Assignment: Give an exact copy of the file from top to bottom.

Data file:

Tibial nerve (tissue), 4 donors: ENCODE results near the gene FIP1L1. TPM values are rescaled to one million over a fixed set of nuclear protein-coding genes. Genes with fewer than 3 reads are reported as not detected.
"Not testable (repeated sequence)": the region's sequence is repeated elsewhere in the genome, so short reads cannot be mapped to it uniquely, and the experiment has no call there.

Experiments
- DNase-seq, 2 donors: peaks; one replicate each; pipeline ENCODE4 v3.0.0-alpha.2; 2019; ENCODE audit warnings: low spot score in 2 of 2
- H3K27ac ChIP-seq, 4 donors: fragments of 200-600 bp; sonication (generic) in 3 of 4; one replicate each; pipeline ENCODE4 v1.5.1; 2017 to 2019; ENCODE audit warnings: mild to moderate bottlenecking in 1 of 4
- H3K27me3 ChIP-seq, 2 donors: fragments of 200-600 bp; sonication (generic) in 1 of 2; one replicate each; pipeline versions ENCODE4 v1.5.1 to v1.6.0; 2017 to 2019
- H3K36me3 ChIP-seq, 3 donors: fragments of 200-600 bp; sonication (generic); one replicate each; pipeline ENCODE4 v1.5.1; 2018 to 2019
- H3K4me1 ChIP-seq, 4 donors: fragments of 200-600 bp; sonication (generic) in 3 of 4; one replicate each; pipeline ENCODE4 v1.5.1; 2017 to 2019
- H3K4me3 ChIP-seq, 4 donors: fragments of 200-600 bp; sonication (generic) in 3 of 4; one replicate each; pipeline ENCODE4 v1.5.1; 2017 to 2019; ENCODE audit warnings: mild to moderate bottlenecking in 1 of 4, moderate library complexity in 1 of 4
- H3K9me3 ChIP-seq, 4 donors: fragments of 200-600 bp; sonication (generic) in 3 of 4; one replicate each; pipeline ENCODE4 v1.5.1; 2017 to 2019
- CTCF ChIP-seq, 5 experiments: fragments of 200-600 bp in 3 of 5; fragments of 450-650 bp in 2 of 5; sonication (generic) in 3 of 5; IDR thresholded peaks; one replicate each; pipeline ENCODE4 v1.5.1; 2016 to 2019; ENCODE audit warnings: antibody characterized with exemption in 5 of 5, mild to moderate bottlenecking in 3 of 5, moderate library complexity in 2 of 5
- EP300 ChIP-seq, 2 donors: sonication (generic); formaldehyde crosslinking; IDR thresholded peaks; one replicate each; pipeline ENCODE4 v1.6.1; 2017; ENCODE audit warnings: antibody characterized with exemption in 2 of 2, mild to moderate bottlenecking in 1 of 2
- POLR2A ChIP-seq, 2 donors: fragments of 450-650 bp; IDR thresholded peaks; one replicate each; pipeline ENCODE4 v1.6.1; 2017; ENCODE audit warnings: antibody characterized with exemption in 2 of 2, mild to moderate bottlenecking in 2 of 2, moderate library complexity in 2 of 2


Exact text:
Tibial nerve (tissue), 4 donors: ENCODE results near the gene FIP1L1. TPM values are rescaled to one million over a fixed set of nuclear protein-coding genes. Genes with fewer than 3 reads are reported as not detected.
"Not testable (repeated sequence)": the region's sequence is repeated elsewhere in the genome, so short reads cannot be mapped to it uniquely, and the experiment has no call there.

Experiments
- DNase-seq, 2 donors: peaks; one replicate each; pipeline ENCODE4 v3.0.0-alpha.2; 2019; ENCODE audit warnings: low spot score in 2 of 2
- H3K27ac ChIP-seq, 4 donors: fragments of 200-600 bp; sonication (generic) in 3 of 4; one replicate each; pipeline ENCODE4 v1.5.1; 2017 to 2019; ENCODE audit warnings: mild to moderate bottlenecking in 1 of 4
- H3K27me3 ChIP-seq, 2 donors: fragments of 200-600 bp; sonication (generic) in 1 of 2; one replicate each; pipeline versions ENCODE4 v1.5.1 to v1.6.0; 2017 to 2019
- H3K36me3 ChIP-seq, 3 donors: fragments of 200-600 bp; sonication (generic); one replicate each; pipeline ENCODE4 v1.5.1; 2018 to 2019
- H3K4me1 ChIP-seq, 4 donors: fragments of 200-600 bp; sonication (generic) in 3 of 4; one replicate each; pipeline ENCODE4 v1.5.1; 2017 to 2019
- H3K4me3 ChIP-seq, 4 donors: fragments of 200-600 bp; sonication (generic) in 3 of 4; one replicate each; pipeline ENCODE4 v1.5.1; 2017 to 2019; ENCODE audit warnings: mild to moderate bottlenecking in 1 of 4, moderate library complexity in 1 of 4
- H3K9me3 ChIP-seq, 4 donors: fragments of 200-600 bp; sonication (generic) in 3 of 4; one replicate each; pipeline ENCODE4 v1.5.1; 2017 to 2019
- CTCF ChIP-seq, 5 experiments: fragments of 200-600 bp in 3 of 5; fragments of 450-650 bp in 2 of 5; sonication (generic) in 3 of 5; IDR thresholded peaks; one replicate each; pipeline ENCODE4 v1.5.1; 2016 to 2019; ENCODE audit warnings: antibody characterized with exemption in 5 of 5, mild to moderate bottlenecking in 3 of 5, moderate library complexity in 2 of 5
- EP300 ChIP-seq, 2 donors: sonication (generic); formaldehyde crosslinking; IDR thresholded peaks; one replicate each; pipeline ENCODE4 v1.6.1; 2017; ENCODE audit warnings: antibody characterized with exemption in 2 of 2, mild to moderate bottlenecking in 1 of 2
- POLR2A ChIP-seq, 2 donors: fragments of 450-650 bp; IDR thresholded peaks; one replicate each; pipeline ENCODE4 v1.6.1; 2017; ENCODE audit warnings: antibody characterized with exemption in 2 of 2, mild to moderate bottlenecking in 2 of 2, moderate library complexity in 2 of 2